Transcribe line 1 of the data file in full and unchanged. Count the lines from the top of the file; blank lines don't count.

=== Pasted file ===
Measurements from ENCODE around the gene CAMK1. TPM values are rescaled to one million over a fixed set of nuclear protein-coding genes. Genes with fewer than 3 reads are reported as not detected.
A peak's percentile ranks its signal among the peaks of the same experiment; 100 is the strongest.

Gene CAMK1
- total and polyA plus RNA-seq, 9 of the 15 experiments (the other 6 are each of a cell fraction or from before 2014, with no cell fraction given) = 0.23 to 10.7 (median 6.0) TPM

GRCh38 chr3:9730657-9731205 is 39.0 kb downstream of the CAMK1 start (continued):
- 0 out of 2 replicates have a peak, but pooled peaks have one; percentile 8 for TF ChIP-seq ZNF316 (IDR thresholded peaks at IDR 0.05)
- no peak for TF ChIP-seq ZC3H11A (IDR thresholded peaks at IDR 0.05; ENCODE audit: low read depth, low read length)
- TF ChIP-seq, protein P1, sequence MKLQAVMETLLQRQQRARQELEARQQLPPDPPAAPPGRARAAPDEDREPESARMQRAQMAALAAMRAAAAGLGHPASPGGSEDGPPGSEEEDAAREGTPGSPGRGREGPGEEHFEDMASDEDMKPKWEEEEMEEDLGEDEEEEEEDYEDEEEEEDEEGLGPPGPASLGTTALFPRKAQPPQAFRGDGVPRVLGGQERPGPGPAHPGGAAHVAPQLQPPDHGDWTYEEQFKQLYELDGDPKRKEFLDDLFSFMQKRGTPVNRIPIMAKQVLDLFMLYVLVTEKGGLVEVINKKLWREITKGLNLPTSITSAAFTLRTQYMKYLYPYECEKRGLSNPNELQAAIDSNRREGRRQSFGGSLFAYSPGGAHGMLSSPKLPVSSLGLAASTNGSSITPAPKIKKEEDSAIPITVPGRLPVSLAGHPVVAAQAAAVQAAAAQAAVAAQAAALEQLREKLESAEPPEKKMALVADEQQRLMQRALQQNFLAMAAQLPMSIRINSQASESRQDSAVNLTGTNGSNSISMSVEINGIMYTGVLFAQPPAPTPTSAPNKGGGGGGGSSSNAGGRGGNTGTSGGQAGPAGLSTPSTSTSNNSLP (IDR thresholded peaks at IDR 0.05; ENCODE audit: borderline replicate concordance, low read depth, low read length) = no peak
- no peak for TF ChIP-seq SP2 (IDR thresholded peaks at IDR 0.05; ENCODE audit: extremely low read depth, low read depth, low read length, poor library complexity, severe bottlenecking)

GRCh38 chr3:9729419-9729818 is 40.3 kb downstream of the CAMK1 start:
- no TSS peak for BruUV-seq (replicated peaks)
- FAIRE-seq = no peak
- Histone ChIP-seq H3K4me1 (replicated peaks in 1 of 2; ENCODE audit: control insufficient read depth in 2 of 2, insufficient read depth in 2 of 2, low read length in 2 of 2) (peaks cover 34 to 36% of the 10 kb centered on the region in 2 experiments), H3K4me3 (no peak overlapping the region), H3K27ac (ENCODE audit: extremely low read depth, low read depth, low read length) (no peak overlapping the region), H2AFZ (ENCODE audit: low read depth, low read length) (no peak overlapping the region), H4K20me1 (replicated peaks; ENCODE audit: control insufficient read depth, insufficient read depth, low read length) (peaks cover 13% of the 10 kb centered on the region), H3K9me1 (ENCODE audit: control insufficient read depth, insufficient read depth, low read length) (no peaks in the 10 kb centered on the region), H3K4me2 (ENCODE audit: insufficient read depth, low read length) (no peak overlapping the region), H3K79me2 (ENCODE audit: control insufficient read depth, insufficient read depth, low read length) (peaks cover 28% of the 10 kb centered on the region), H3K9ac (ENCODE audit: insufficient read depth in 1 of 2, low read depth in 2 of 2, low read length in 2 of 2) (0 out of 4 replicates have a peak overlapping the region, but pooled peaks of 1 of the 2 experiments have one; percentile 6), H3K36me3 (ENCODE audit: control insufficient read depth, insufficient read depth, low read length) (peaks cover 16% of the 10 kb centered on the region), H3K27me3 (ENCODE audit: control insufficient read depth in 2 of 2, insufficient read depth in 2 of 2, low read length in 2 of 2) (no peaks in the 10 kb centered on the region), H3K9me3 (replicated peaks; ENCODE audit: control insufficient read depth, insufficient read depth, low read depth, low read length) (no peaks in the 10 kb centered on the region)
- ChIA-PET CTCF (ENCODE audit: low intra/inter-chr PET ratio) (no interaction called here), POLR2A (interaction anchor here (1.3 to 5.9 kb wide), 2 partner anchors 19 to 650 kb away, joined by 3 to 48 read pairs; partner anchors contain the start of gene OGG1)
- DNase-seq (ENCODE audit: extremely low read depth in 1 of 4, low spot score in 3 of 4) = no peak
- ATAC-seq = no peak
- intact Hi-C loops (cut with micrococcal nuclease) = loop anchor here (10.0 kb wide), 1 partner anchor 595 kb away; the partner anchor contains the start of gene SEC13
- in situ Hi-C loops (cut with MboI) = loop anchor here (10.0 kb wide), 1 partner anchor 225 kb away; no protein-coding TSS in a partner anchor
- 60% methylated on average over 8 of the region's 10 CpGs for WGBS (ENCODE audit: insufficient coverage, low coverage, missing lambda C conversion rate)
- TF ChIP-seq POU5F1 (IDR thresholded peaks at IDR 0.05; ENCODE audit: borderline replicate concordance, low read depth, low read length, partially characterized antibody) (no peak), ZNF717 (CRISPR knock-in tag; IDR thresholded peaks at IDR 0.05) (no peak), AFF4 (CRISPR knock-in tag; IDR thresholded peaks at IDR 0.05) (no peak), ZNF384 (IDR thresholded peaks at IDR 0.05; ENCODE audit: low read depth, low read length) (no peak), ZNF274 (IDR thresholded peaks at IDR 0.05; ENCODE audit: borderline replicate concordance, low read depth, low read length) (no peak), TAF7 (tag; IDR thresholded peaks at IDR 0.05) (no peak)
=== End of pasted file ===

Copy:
Measurements from ENCODE around the gene CAMK1. TPM values are rescaled to one million over a fixed set of nuclear protein-coding genes. Genes with fewer than 3 reads are reported as not detected.